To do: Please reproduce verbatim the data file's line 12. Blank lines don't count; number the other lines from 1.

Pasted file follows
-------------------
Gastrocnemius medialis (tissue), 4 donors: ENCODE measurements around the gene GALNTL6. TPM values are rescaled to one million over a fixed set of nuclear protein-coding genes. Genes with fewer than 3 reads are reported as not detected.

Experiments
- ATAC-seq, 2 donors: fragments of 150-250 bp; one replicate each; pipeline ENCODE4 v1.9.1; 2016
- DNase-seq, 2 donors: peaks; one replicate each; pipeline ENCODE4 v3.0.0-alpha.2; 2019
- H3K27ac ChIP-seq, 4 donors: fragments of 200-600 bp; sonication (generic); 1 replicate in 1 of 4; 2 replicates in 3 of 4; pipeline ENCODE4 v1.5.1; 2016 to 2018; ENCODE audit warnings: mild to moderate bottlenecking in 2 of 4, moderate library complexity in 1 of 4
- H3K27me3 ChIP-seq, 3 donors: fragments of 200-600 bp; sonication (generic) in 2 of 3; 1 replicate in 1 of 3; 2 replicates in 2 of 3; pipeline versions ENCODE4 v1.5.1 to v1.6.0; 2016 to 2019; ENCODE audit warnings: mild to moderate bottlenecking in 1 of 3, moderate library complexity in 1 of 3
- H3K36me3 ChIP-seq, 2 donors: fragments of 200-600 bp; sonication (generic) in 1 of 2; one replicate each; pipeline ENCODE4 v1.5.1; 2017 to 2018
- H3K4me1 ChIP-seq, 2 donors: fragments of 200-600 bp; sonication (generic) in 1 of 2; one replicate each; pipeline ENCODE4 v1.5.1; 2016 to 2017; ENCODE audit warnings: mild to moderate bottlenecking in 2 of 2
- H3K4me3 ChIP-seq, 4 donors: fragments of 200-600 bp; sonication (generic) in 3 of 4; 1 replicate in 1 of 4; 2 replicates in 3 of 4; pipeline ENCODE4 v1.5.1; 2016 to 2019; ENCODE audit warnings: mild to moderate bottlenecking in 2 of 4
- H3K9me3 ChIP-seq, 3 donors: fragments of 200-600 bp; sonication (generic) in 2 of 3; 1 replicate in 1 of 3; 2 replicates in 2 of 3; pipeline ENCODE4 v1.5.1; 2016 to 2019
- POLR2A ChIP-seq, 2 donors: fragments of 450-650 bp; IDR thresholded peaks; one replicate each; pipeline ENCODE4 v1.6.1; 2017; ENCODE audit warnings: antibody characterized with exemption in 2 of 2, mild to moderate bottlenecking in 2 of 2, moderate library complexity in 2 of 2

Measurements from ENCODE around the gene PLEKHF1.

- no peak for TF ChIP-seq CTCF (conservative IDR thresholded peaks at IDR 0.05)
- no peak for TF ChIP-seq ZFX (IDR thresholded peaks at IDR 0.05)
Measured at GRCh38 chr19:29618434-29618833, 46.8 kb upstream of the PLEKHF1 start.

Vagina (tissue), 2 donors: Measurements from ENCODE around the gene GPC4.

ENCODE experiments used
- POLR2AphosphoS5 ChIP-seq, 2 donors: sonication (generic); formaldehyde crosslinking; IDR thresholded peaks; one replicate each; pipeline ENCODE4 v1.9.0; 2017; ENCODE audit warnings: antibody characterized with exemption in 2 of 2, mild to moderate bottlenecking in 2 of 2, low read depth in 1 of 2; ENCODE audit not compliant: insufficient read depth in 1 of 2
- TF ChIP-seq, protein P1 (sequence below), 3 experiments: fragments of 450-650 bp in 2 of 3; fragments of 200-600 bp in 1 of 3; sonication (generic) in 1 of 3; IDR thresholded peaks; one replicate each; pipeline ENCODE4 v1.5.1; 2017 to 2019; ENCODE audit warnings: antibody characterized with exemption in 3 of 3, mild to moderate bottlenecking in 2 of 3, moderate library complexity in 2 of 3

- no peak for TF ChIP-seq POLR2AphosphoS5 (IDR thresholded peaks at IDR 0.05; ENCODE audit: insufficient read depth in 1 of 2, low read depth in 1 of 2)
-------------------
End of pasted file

Measurements from ENCODE around the gene PLEKHF1.